The Cyberiad is also a testament to the breadth of Lem's talent. I would love to see more work in this vein, but alas, there is no more...

      A few more stories appeared here and there in Polish compendiums, but as far as I know they have not been translated into English (yet).
      In case you were curious, these new stories do not expand on the Trurl and Klaupacius per se.

      Jan
    • Cyberiad is one of SF's few works of literature. Unfortunately, it's probably doomed to relative obscurity because the language is highly mathematical.

      On a side note, it was amusing to see (in the Globe article) the true colors of cold warrior hack Jerry Pournelle come to light. His characterizations of Lem as "boring" and someone who "embraces communist egalitarianism" says far more about him than about Lem.
      • Re:The Cyberiad (Score:3, Interesting)

        by bcrowell (177657)
        Well, I can't deny that Pournelle is a right-wing hack. But he happens to be right --- Lem's novels are all booooooring. By contrast, that's what's great about The Cyberiad -- the collection is long enough to develop some cool ideas at length, but the individual stories aren't long enough to put you to sleep. The Cyberiad was, luckily, my first encounter with Lem. If it had been Solaris instead, I never would have read anything else by him.

        One of the big problems with Lem's novels is that the characters tend to be cold, intellectual cardboard cutouts with no personalities. I can't motivate myself to read a 300-page novel about characters I can't even tell apart. The robots in the Cyberiad, ironically, are a lot more interesting as people.

    • Re:The Cyberiad (Score:3, Informative)

      by yulek (202118)
      well it's really a shame that all westerners always talk about the Cyberiad, treating Lem as a writer of satirical sci-fi comedy and completely dismissing the rest of his incredible body of work. everytime he comes up people who have heard of him have to bring up Cyberiada. Sigh.

      yes, Lem doesn't have the incredibly well developed characters of someone like Dick, the silly alien interactions of Asimov, the wars and battles of Pournelle, or the geekness vindication of Stephensen or Gibson.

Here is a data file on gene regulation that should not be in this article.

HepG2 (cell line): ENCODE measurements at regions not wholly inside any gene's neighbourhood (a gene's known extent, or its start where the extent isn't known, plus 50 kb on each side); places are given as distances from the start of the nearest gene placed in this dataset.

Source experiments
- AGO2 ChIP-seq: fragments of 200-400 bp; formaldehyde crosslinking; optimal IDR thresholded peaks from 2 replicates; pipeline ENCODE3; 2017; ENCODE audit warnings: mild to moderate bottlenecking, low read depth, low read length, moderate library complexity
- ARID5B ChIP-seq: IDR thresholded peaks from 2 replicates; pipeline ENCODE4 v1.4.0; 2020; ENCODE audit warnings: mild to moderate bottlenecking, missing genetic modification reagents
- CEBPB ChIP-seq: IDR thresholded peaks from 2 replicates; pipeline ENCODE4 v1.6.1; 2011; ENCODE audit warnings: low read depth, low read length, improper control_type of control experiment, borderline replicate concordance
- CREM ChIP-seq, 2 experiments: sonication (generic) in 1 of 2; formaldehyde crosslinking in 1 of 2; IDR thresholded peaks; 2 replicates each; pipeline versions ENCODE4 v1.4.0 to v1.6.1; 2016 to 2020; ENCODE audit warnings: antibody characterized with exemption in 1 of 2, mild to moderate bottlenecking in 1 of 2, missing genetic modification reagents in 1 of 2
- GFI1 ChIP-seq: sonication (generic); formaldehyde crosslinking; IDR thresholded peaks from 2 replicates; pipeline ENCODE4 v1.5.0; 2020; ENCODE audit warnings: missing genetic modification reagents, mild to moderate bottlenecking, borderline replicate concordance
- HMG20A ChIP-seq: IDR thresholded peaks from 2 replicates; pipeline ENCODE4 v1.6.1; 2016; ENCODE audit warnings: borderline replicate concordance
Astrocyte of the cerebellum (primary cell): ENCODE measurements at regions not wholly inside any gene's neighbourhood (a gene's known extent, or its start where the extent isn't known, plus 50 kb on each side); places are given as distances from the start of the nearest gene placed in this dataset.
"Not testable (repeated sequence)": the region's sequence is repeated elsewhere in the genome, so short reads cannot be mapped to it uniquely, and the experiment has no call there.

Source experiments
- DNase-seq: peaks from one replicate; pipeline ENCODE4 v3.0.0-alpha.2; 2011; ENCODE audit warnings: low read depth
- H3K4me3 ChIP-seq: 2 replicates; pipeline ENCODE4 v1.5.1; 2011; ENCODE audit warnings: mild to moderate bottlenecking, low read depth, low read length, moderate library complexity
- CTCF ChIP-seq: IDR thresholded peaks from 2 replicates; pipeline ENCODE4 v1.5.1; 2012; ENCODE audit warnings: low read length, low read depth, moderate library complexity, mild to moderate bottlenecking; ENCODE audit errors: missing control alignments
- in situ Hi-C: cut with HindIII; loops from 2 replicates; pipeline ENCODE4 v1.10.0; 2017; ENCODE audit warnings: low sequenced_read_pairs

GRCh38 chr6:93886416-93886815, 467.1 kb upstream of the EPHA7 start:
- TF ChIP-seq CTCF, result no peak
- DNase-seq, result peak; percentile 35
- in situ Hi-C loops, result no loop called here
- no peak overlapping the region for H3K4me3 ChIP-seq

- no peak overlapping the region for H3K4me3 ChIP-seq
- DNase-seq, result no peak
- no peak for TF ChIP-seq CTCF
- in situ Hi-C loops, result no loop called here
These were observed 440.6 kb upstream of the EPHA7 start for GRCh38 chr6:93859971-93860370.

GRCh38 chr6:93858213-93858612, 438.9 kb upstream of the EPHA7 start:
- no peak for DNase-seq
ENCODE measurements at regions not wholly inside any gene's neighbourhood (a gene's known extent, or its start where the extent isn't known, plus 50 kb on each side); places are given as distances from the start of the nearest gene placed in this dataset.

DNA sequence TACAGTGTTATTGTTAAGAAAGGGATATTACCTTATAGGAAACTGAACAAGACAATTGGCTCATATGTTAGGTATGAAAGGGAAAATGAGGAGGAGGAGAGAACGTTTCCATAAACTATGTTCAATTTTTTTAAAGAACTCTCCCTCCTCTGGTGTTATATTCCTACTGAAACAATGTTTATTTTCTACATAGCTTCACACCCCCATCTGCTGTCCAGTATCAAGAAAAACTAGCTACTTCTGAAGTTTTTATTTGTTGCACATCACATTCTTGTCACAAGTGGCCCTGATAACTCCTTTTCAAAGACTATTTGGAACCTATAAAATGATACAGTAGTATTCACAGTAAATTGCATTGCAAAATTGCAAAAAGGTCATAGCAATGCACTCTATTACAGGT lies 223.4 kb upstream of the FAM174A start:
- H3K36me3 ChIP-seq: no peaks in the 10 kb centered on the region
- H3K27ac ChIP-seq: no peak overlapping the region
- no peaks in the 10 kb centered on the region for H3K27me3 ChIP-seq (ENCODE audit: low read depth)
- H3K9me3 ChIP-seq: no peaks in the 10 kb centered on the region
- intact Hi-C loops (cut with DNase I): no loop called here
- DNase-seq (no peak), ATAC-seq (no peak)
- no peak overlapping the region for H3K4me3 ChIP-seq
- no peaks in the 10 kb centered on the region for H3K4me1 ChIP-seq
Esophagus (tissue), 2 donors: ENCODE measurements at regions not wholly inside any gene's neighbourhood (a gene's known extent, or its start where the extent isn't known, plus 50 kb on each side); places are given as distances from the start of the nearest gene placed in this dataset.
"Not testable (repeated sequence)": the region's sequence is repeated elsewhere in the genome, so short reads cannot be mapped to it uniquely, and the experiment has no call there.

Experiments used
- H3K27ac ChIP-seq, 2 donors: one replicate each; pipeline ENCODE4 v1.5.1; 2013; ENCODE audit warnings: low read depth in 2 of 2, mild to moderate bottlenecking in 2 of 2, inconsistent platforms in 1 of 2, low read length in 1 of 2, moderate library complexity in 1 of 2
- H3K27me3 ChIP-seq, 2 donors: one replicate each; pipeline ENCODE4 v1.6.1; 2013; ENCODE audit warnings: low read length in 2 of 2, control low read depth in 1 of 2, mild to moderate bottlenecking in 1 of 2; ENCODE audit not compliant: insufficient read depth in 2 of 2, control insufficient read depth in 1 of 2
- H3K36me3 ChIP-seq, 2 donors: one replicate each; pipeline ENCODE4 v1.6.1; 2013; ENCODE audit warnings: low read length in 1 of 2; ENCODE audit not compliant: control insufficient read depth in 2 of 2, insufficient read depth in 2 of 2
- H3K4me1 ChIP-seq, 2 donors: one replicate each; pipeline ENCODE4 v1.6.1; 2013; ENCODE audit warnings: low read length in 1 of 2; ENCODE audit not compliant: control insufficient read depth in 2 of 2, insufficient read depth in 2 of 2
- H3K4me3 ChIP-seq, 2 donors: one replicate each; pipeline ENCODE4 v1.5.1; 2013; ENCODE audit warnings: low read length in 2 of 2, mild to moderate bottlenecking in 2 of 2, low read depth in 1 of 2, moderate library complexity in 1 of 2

he doesn't try to make fantasy out of sci-fi, he doesn't try to give us a warm fuzzy about technology or society, or excite us with explosive plots. his books provide a mental challenge, paradoxes, psychology, and stark reality that most popular science fiction completely ignores. there are tons of people who used to say j.r.r. tolkien is boring. they don't anymore because JRRT is in the mainstream now, but c'mon, reading LOTR and the Silmarillion was a lot like reading history books with an occasional plot! (btw, i'm not knocking JRRT, i've always loved his work)

      now, i'm a native Polish speaker (and reader) so of course i've read Lem in Polish and maybe a lot is lost in translation (actually, i think Solaris' translation isn't all that bad, i've read it in both Polish and English). give his other works a chance: Return from the Stars, Eden, Fiasco, the short stories of Ion Tichy (Star Diaries), the essays of One Human Minute...

      read my epinions review of Lem [epinions.com] for more, if you're interested.

      frankly, i'm really disappointed that slashdotters would be so ignorant of Lem's amazing insights in the rest of his works...

  • maybe that windows emulation layer could prove a useful study piece
  • Freeware (Score:3, Insightful)

    by Thatmushroom (447396) <Thatmushroom@@@mille352@@@purdue...edu> on Tuesday December 17, 2002 @08:47PM (#4912221) Homepage
    I must confess, I believe the Gnuwin cd deserves a lot more accolades. I downloaded the Open-CD iso, but I realized that with the possible exception of OpenOffice, there really weren't any applications that the people I know might possibly interested in. The multiple compilers in one location would certainly create some interest, but the communication and games packages are the ones that make me want to give this CD to those who know very little about computing. Some will say this is good, some will say I'm inviting a wave of unclean, but if I can show my friends how easy it is to use free, open-source software, then they might avoid any purchases where they contribute to Microsoft, or any company that offers an inferior product to a free one. The fear of just trying something different kept me away from even considering Linux for a long time, and the knowledge and use of free programs like this removes a lot of the fear.